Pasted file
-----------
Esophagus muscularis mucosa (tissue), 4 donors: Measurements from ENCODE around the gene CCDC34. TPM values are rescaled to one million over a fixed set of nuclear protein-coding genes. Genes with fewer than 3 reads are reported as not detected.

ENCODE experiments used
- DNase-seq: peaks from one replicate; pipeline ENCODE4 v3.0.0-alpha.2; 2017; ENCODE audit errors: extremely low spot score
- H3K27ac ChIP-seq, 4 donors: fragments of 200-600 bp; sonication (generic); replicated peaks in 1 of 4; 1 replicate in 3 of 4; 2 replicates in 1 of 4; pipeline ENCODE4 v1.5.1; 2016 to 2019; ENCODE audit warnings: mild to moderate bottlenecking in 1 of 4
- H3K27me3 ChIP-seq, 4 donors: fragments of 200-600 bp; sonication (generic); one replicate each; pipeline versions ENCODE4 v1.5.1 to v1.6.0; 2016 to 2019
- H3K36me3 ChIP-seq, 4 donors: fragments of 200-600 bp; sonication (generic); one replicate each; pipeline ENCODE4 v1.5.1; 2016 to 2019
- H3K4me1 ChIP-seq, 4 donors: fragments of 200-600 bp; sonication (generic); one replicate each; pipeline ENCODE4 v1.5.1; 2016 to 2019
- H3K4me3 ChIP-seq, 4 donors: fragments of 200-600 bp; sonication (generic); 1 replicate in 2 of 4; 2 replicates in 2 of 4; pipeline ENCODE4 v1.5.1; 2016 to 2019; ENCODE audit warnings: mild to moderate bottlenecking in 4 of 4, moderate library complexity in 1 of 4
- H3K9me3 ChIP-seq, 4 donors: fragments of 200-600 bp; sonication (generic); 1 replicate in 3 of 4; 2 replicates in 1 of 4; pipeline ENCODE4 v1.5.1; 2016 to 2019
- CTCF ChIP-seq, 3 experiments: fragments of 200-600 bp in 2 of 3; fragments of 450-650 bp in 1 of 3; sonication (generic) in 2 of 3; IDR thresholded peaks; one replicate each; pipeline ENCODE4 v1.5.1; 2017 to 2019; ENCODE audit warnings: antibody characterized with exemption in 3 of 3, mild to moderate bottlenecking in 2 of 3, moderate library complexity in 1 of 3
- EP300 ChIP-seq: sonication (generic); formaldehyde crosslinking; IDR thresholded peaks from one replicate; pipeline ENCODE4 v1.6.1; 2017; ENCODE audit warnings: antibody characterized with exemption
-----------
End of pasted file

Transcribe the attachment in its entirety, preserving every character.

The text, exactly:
Esophagus muscularis mucosa (tissue), 4 donors: Measurements from ENCODE around the gene CCDC34. TPM values are rescaled to one million over a fixed set of nuclear protein-coding genes. Genes with fewer than 3 reads are reported as not detected.

ENCODE experiments used
- DNase-seq: peaks from one replicate; pipeline ENCODE4 v3.0.0-alpha.2; 2017; ENCODE audit errors: extremely low spot score
- H3K27ac ChIP-seq, 4 donors: fragments of 200-600 bp; sonication (generic); replicated peaks in 1 of 4; 1 replicate in 3 of 4; 2 replicates in 1 of 4; pipeline ENCODE4 v1.5.1; 2016 to 2019; ENCODE audit warnings: mild to moderate bottlenecking in 1 of 4
- H3K27me3 ChIP-seq, 4 donors: fragments of 200-600 bp; sonication (generic); one replicate each; pipeline versions ENCODE4 v1.5.1 to v1.6.0; 2016 to 2019
- H3K36me3 ChIP-seq, 4 donors: fragments of 200-600 bp; sonication (generic); one replicate each; pipeline ENCODE4 v1.5.1; 2016 to 2019
- H3K4me1 ChIP-seq, 4 donors: fragments of 200-600 bp; sonication (generic); one replicate each; pipeline ENCODE4 v1.5.1; 2016 to 2019
- H3K4me3 ChIP-seq, 4 donors: fragments of 200-600 bp; sonication (generic); 1 replicate in 2 of 4; 2 replicates in 2 of 4; pipeline ENCODE4 v1.5.1; 2016 to 2019; ENCODE audit warnings: mild to moderate bottlenecking in 4 of 4, moderate library complexity in 1 of 4
- H3K9me3 ChIP-seq, 4 donors: fragments of 200-600 bp; sonication (generic); 1 replicate in 3 of 4; 2 replicates in 1 of 4; pipeline ENCODE4 v1.5.1; 2016 to 2019
- CTCF ChIP-seq, 3 experiments: fragments of 200-600 bp in 2 of 3; fragments of 450-650 bp in 1 of 3; sonication (generic) in 2 of 3; IDR thresholded peaks; one replicate each; pipeline ENCODE4 v1.5.1; 2017 to 2019; ENCODE audit warnings: antibody characterized with exemption in 3 of 3, mild to moderate bottlenecking in 2 of 3, moderate library complexity in 1 of 3
- EP300 ChIP-seq: sonication (generic); formaldehyde crosslinking; IDR thresholded peaks from one replicate; pipeline ENCODE4 v1.6.1; 2017; ENCODE audit warnings: antibody characterized with exemption